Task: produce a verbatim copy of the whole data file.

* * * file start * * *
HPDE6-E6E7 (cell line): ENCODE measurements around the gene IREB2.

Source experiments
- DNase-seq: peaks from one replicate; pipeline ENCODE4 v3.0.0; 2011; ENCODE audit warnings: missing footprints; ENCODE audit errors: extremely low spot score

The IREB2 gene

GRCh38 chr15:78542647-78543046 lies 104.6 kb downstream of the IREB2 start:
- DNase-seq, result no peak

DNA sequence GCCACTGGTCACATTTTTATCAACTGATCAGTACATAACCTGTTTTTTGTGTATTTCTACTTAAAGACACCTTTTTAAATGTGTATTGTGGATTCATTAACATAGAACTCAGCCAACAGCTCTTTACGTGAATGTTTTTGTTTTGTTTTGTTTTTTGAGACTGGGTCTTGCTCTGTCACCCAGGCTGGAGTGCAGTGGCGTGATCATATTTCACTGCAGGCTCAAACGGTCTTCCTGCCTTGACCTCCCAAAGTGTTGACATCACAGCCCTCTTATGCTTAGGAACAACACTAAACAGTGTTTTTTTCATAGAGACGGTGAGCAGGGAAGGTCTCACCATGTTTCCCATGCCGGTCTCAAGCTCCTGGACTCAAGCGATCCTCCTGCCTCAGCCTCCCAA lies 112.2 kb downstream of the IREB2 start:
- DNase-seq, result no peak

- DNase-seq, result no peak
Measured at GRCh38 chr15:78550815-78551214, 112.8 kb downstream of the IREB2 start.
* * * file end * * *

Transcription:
HPDE6-E6E7 (cell line): ENCODE measurements around the gene IREB2.

Source experiments
- DNase-seq: peaks from one replicate; pipeline ENCODE4 v3.0.0; 2011; ENCODE audit warnings: missing footprints; ENCODE audit errors: extremely low spot score

The IREB2 gene

GRCh38 chr15:78542647-78543046 lies 104.6 kb downstream of the IREB2 start:
- DNase-seq, result no peak

DNA sequence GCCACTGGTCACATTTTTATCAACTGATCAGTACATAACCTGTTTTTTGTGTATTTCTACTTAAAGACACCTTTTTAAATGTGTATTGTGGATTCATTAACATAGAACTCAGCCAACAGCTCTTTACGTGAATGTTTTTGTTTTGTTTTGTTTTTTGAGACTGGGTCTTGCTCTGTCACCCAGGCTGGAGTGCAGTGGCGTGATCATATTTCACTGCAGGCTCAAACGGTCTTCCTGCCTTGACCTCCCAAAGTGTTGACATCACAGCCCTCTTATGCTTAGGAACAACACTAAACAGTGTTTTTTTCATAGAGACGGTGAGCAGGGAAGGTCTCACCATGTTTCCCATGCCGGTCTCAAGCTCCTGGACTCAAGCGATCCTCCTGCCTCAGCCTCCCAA lies 112.2 kb downstream of the IREB2 start:
- DNase-seq, result no peak

- DNase-seq, result no peak
Measured at GRCh38 chr15:78550815-78551214, 112.8 kb downstream of the IREB2 start.